Why investors will be hoping that the chips are up again this week

Russ Mould
12 November 2018

“NVIDIA may not be as well-known as Intel, let alone the five FAANG stocks but it has – until recently at least – provided huge capital gains for investors and they will be looking to the company’s third-quarter results on Thursday 15th for reassurance on two fronts, with regard to both the company’s own shares and the wider stock market,” says Russ Mould, AJ Bell Investment Director.

“NVIDIA has been a cult stock thanks to its leading position in graphics processing units (GPUs), specialised electronic circuits which are vital in providing high-quality images on smartphones, video games consoles, computers and workstations. The company is therefore seen as a play on data networking, video games and high-performance computing, to name just three growth industries, and it is positioning itself to be a powerful player in autonomous vehicles and artificial intelligence, too.

“Sales and profits have surged in the past few years. Quarterly revenues have trebled since 2014 and operating profit has surged over six-fold.

 
Source: NVIDIA accounts

“NVIDIA has become a growth stock beloved by momentum investors but – rather like the FAANG stocks themselves – the share price has faltered of late, amid concerns that a $125 billion market capitalisation is too high, even for one growing as quickly as this.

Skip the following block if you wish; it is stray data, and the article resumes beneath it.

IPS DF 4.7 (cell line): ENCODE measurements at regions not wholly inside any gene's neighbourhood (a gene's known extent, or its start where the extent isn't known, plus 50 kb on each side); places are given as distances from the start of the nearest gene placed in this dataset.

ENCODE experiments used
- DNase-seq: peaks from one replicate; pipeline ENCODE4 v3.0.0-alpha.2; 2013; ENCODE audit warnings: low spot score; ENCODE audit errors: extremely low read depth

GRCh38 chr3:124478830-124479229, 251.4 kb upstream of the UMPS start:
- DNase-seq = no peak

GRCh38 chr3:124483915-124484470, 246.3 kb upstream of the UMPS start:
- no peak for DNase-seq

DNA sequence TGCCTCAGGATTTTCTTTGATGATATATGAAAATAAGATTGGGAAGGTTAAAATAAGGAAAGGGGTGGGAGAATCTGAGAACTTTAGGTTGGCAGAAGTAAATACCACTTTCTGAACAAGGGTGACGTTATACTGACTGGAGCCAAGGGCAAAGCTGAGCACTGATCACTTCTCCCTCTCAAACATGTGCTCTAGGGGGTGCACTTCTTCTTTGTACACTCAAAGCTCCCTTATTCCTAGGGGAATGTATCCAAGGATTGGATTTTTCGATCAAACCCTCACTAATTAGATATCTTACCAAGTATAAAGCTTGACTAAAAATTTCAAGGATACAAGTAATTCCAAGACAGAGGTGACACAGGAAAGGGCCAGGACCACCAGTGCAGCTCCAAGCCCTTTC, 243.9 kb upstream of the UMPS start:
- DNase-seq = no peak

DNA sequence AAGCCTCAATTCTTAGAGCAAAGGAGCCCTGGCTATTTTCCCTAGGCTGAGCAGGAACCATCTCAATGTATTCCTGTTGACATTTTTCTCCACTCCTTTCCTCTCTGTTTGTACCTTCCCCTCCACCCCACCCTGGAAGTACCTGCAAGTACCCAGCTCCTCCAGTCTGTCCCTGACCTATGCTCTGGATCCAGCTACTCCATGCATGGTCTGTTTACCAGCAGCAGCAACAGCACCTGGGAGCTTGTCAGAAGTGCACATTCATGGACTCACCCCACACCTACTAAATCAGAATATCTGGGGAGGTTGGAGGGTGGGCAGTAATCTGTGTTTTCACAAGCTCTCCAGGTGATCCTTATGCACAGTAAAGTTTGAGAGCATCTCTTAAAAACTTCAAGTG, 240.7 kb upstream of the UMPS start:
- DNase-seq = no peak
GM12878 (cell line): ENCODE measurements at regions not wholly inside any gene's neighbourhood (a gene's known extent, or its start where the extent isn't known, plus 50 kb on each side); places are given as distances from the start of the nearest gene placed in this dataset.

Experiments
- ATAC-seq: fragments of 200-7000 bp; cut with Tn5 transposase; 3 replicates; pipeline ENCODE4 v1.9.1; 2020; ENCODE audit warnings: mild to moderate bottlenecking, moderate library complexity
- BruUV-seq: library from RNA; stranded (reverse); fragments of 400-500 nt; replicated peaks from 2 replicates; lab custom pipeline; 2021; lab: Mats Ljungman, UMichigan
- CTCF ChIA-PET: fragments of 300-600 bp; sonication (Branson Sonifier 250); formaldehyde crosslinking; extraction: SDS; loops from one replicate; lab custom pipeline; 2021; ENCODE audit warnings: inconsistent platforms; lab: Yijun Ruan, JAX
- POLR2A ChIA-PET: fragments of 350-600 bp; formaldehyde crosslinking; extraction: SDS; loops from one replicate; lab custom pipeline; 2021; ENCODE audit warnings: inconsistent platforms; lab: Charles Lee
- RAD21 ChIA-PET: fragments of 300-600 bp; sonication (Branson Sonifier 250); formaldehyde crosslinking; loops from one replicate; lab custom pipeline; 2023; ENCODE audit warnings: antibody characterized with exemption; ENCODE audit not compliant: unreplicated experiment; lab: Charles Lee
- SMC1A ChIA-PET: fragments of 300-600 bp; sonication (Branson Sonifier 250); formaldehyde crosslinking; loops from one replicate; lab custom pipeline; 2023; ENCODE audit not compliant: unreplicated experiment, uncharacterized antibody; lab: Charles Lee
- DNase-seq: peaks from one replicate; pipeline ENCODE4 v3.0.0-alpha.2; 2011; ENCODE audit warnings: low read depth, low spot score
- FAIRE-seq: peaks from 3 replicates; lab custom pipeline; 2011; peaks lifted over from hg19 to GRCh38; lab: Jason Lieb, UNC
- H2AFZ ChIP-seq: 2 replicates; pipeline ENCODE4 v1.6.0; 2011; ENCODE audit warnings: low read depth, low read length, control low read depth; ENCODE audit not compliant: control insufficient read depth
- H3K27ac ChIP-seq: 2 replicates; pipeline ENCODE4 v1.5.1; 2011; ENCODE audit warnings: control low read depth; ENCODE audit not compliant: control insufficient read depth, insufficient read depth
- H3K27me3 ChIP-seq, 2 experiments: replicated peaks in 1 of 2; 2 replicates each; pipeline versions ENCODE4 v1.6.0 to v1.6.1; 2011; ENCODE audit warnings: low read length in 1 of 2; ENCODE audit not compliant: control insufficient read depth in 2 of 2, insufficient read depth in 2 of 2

“The share price chart back to its 1999 flotation would certainly suggest that this is one stock that is not going to plateau – it is either going to keep going up like a rocket or come down like the stick.


 
Source: Refinitiv data

“Gravity has begun to exert some influence in the past few months, especially as NVIDIA’s second-quarter numbers just showed some early warning signs. Sales fell quarter-on-quarter but both inventory and trade receivables rocketed, to perhaps hint at some indigestion in some key end-user markets.

 
Source: NVIDIA accounts

“Investors will therefore be looking toward Thursday’s third-quarter figures for reassurance that NVIDIA’s growth credentials are undiminished, as its monster market cap could start to look exposed on the downside if sales and profit momentum starts to slow or disappoint.

“But the figures will be a good test of wider market sentiment too. 

“NVIDIA is a leading member of the Philadelphia Semiconductor Index, or SOX index. This benchmark has traditionally been a good indicator of wider stock market momentum and risk appetite since its launch in summer 1994.

“The index peaked before the wider US stock market in both 2000 and 2007 and bottomed before headline indices such as the S&P 500 began to find its footing in 2002 and 2009.

 
Source: Refinitiv data

“There are two reasons for this.

“First, silicon chips – semiconductors – are everywhere, from cars and computers, from smartphones and tablets, from video games to robotics and from display screens to data centres so they are good proxy for economic growth and broader end-market demand.

“Second, they are traded as momentum and growth stocks, doing well when earnings estimates are going up and badly when they are going down, so they are good guide to financial market sentiment more generally.

“It is with some concern that investors will note how NVIDIA has already fallen by 26% from its summer 2018 peak, to enter bear market territory while the SOX actually peaked in March and has since fallen by 15%.

“Tech investors and bulls of equities more generally will therefore be looking to the NVIDIA third-quarter results to spark a recovery in both the company’s shares and the SOX index more generally.”

 
Source: Refintiv data

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